Happy Anniversary

It turns out that this domain imarc.co.uk was 10 years old in April this year. How time flies!


Back in 2002 the web was such a different place to what it is today. The first dotcom bubble had just burst and there was still a lot more amateur content online. It was quite common back then to still find personal home pages with photos of the family and kids, or maybe someone's site dedicated to their favourite band. These days the web is much more corporate, and everything we share is through sites like Facebook or Twitter.


Why is this? Has web design become an elitist art form? Yes textured backgrounds and blinking text might have looked horrible, but back then it was all about the love of the content subject, looks very much came second. No ones doubts that modern web design techniques have improved the look and accessibility of the web, but has it scared off the average Joe with a copy of FrontPage?


Maybe the world has just “moved on” as our favourite Gunslinger once said. People have better things to be doing than maintaining their own site. Blogging platforms like WordPress and Blogger have the advantages of Facebook with ease of use, but allow a greater degree of personalisation and independence. Perhaps these folks are writing apps instead?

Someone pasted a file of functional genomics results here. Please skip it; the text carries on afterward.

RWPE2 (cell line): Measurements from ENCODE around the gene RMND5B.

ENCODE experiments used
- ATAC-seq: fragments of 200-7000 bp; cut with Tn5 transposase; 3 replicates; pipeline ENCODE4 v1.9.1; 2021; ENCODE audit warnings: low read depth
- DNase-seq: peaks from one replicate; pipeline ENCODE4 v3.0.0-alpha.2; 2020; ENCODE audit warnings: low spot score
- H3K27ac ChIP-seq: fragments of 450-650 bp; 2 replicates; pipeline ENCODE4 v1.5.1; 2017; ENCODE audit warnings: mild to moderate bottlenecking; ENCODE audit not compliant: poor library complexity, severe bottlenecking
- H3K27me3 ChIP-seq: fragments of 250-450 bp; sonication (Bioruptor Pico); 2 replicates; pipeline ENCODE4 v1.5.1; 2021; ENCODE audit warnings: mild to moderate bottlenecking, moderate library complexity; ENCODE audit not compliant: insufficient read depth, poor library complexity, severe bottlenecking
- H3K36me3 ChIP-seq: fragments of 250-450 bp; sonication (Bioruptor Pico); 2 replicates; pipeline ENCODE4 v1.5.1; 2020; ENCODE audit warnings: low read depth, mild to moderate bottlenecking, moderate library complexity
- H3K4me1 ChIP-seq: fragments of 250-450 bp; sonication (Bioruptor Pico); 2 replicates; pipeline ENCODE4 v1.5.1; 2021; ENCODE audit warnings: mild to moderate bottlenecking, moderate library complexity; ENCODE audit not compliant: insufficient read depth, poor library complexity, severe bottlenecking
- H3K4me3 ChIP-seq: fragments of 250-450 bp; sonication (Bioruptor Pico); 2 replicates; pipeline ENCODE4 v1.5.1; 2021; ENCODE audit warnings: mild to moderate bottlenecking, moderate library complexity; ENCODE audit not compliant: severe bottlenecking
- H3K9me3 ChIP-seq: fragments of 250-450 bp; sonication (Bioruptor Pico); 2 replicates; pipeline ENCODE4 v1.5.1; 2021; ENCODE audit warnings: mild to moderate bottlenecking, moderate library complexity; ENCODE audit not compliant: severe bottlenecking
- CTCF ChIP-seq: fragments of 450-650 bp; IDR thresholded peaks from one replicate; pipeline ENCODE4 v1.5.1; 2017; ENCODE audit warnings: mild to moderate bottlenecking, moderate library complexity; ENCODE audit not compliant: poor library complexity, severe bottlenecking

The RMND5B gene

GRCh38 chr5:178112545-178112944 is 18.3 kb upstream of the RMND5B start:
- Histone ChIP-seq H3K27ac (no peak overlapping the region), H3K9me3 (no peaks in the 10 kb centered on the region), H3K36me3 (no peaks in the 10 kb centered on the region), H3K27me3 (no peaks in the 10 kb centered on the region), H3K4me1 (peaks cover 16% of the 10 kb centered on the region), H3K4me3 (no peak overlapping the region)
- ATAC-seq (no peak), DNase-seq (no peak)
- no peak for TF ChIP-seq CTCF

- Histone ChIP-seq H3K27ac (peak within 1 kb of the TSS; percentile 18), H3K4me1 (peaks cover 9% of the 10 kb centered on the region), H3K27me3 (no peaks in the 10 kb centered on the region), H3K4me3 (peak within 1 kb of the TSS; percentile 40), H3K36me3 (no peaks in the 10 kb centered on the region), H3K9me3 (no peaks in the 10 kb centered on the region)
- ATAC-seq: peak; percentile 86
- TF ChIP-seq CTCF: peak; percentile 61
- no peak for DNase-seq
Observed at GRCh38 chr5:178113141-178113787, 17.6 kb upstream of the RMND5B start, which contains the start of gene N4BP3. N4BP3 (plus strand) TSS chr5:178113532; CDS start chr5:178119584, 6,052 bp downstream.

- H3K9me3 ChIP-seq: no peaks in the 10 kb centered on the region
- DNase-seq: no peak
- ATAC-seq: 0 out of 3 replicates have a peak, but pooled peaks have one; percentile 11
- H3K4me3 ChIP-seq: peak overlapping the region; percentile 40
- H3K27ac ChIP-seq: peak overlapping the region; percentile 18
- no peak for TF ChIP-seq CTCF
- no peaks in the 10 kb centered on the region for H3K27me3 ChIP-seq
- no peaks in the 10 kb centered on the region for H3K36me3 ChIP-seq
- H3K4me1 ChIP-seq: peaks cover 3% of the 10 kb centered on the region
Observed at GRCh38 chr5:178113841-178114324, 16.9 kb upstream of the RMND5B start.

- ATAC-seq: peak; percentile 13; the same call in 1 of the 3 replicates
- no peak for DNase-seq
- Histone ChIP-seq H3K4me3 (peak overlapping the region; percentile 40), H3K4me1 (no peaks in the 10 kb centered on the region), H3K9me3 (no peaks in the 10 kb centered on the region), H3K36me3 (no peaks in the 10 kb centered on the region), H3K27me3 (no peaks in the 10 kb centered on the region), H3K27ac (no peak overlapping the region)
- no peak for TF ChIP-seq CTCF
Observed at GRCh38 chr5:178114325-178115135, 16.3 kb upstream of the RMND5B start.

Or maybe I'm just getting old. Who knows, I'm just rambling.


Happy Anniversary.


A Popup Is Still A Popup

Remember the good old days of popups on the web? Back in the late nineties before all of the major browsers employed popup blockers, it was common for web site owners to bombard their users with a terrible experience of having to dismiss a popup before being able to use the web site. Geocities was famous for forcing these popups onto its users pages as part of its ill-fated revenue model.


Not an uncommon sight back in 1999 (source)

Like everything eventually, popups are back in fashion. This time they’ve manifested as inline DIV tags that bypass popup blockers. Don’t be convinced by the transparent background – having to dismiss a popup before you can browse a site is a still a horrid user experience.


What were they thinking? This one disappears by itself, but not all do this.

I understand sites need to make money from advertising. My worry is that the more obtrusive advertisements become, the more likely users will be pushed to install ad-blockers, and then they wont see any advertisements at all.